Archive for April, 2015
Every year we wait with bated breath until the stone fruit season begins. This year even though we have already seen a smattering of stone fruit on the market, next week really heralds the arrival of the stone fruit season as we receive our first shipment of Burkart Peaches along with other local growers. If you ever have tasted a Burkart Peach you know how flavorful they are. Richard Burkart grows high-quality organic stone fruit on 65 acres near Dinuba along the northern border of Tulare County about 4 hours south of San Francisco.
What is the difference between a cling stone and free stone peach, between a peach and a nectarine and how do you eat an early season versus late season piece of fruit? Look for the answers and more in upcoming blogs as we explore the many varieties arriving each week at Earls.
Grapefruits have the highest heat requirement of all citrus varieties. They grow best and develop peak flavor early in the season in areas with hot summer climates such as Texas and Florida and parts of California and Arizona. In areas that don’t get the intense summer heat the fruit needs to sit on the tree longer until at least late spring or summer. Organic grapefruits are one of the few domestic citrus that are available for most of the year.
Hyde Ranch, one of Earl’s relatively new citrus growers, is located in the scenic avocado and citrus agriculture area of Pauma Valley in San Diego County, California. Hyde is nestled in the valley and faces beautiful Mt. Palomar State Park, complete with their own observatory. Their citrus season will go on longer than many growers because part of their property sits in the shade. One side lets them start early in the season and the other side of the property allows them to go later as the sun shifts against the hillside in October and November. Just like many areas of California, Pauma Valley has its own micro climate. According to Lance Hyde, “It is amazing. You can take a 2 mile walk and there will be warm belts because of the hills. It literally feels 5 degrees warmer, it is really strange. This is why you see fruit growing on the hillsides.” The hot days and the chilly nights brings out the sugars and color in the fruit. Lance also firmly believes that there is a strong correlation between the rich, dark soil on the ranch and the sweetness of his fruit.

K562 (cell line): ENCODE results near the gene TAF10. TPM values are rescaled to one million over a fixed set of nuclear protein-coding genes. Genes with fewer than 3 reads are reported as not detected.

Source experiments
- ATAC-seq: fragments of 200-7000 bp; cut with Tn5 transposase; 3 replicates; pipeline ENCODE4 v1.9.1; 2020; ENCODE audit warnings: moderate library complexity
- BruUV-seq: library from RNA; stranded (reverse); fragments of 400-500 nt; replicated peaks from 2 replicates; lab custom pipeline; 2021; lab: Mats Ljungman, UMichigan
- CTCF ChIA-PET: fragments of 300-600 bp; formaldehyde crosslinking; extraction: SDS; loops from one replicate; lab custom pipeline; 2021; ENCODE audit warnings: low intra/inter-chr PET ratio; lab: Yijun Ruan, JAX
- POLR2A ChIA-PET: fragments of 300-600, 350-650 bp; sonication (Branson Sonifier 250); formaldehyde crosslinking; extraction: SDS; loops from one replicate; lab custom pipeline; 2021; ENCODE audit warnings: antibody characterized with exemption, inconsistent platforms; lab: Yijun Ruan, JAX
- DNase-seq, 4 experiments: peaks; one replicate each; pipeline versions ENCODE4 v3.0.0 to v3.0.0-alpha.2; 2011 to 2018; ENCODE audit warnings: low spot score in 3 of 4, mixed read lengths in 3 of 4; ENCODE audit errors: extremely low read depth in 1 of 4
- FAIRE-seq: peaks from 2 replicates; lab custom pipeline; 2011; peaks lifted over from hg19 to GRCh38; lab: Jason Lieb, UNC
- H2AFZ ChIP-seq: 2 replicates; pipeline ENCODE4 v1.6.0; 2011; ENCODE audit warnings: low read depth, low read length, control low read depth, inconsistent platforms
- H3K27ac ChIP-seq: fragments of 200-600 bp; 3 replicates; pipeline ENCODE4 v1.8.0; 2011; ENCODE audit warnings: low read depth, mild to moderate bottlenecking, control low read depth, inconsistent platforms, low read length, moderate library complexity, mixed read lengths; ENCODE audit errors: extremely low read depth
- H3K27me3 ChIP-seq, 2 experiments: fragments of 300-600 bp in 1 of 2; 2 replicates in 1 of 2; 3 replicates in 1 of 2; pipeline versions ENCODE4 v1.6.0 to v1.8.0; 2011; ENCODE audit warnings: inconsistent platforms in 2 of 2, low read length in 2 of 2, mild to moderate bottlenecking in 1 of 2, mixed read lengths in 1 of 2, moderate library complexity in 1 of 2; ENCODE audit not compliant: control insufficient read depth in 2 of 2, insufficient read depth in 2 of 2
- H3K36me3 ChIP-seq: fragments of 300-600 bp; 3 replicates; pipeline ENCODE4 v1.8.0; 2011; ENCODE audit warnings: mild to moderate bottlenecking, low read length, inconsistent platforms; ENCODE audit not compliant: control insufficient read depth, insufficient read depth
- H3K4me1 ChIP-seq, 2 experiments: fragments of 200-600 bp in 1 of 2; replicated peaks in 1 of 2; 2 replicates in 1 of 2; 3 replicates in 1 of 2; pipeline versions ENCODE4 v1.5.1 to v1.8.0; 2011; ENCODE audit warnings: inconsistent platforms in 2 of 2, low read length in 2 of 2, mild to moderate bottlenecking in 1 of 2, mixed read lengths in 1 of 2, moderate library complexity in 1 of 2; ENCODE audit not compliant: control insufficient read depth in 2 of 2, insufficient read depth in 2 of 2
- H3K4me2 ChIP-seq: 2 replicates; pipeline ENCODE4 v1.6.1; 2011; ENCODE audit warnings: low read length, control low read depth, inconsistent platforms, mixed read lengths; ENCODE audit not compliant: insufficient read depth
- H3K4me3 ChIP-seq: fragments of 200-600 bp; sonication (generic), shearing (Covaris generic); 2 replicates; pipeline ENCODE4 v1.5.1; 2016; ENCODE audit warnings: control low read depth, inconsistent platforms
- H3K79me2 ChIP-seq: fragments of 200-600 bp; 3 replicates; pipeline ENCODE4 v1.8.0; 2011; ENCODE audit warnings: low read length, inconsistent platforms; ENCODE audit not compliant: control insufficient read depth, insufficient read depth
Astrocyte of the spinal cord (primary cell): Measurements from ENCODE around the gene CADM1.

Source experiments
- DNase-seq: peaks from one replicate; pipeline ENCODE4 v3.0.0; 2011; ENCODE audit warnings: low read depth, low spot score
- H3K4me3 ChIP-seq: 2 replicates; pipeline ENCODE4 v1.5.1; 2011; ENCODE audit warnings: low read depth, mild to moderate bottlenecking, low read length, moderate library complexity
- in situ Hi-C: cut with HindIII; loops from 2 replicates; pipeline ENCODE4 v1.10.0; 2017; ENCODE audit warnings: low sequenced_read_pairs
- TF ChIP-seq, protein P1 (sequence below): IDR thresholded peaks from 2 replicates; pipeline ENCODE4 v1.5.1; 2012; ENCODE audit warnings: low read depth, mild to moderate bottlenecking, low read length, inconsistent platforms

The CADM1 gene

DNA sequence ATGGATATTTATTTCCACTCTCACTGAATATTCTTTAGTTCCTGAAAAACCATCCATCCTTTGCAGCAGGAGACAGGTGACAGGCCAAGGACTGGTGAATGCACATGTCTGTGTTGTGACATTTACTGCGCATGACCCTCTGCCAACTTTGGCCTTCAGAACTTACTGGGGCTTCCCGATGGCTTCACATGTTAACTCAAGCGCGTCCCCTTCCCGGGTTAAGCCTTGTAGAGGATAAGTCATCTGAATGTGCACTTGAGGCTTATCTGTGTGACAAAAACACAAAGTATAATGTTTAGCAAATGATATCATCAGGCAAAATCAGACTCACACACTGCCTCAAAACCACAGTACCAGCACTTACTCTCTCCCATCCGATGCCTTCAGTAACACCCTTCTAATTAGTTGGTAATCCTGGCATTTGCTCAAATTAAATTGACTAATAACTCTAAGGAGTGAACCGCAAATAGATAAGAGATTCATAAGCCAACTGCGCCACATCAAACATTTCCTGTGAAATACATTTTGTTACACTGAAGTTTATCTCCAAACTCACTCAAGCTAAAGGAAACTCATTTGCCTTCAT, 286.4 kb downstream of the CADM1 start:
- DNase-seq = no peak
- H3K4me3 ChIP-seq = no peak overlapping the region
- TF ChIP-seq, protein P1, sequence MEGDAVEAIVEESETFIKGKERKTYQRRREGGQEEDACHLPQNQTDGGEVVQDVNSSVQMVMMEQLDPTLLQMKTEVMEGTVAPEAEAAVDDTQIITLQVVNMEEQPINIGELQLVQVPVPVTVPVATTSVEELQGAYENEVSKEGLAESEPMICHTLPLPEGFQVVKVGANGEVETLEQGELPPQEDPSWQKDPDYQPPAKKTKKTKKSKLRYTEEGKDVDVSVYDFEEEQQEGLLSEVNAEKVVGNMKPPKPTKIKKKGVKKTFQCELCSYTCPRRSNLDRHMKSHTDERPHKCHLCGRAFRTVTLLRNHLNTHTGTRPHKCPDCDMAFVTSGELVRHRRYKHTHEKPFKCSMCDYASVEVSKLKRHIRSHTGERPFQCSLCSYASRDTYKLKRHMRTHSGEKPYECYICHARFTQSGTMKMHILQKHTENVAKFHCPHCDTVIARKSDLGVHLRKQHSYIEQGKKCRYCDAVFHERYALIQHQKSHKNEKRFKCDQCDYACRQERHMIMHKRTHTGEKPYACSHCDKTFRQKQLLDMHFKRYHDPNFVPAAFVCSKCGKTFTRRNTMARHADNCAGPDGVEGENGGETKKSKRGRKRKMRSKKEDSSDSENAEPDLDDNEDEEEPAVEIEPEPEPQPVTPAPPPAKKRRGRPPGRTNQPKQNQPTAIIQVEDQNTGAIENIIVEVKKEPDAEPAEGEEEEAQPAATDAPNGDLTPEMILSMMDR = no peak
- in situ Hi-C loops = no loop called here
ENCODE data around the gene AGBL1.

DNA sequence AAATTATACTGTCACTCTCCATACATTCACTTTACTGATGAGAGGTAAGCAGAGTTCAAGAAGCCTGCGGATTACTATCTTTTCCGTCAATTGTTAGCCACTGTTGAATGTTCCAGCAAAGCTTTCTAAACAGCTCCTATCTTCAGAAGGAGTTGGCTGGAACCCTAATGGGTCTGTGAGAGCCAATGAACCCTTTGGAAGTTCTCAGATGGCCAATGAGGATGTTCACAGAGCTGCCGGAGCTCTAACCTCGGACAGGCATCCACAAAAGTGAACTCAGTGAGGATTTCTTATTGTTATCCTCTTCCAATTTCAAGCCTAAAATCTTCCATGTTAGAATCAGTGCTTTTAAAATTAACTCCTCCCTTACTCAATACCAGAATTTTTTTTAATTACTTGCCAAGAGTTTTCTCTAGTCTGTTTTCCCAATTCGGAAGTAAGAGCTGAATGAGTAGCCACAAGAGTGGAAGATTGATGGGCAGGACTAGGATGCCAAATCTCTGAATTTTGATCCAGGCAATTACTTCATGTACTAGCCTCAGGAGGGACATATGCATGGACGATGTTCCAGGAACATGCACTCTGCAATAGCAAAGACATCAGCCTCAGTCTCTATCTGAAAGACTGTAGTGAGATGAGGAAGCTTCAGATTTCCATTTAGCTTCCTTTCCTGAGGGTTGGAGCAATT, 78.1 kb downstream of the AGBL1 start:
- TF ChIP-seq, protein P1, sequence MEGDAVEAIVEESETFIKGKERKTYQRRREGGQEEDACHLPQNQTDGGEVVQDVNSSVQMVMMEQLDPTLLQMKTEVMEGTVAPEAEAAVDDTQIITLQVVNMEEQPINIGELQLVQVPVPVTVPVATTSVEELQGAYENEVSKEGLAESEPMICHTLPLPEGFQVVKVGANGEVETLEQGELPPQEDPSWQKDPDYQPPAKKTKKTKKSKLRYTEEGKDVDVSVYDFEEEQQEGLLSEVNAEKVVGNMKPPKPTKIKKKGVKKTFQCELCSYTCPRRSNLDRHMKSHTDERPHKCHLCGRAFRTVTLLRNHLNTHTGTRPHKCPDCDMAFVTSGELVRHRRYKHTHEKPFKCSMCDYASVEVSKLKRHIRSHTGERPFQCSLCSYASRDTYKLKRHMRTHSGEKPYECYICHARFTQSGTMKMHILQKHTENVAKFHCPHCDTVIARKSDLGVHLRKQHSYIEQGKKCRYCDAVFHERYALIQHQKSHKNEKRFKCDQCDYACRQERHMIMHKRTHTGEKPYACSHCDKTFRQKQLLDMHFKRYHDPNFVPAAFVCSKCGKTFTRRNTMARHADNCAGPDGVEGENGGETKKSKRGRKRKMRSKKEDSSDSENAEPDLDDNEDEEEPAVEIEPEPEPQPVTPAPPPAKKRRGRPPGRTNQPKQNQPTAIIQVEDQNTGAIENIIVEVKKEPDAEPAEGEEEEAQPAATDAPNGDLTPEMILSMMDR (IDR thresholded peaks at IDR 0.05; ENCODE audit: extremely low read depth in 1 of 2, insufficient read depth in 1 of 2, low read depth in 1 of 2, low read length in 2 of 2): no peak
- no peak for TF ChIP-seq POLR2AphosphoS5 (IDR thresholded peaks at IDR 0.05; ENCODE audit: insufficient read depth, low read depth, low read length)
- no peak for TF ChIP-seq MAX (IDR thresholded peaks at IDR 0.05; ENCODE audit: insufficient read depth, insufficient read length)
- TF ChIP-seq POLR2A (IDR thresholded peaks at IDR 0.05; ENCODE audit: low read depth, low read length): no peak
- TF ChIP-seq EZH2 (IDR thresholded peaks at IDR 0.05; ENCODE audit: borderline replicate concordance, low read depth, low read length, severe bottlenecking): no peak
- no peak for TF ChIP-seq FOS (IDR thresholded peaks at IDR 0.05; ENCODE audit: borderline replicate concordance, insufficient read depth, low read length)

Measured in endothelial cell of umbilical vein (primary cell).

Lance Hyde, like many emerging farmers, did not grow up on a farm or dream of working in agriculture. He was a workaholic for 23 years in the real estate field until he fell sick for a few years. Lance decided it was time for a healthy and organic lifestyle. He became a vegetarian and wanted a new career where he was working in the outdoor air. In 2004 Lance bought an existing 82 acre organic citrus farm with grapefruits and oranges and added lemons and avocados to the mix. He work on the farm with his wife, parents and 5 kids ranging from 2 to 11 years old.
Lance grows red and pink grapefruits including the Star Ruby and Marsh Ruby. Grapefruits are categorized as either white fleshed or pigmented and the Star Ruby has the deepest color out of all the pigmented varieties. The flesh is a deep red and although they are small for a grapefruit, they are not as acidic as other varieties. The season starts around April and as we get into summer the fruit will become sweeter and less acidic. Lances daughter Mikayla says they are “really sweet and good” and she loves to cut them up into quarters and eat them with a spoon. Look for the Star Ruby grapefruit through May and then they will be back again for a limited appearance in September/October.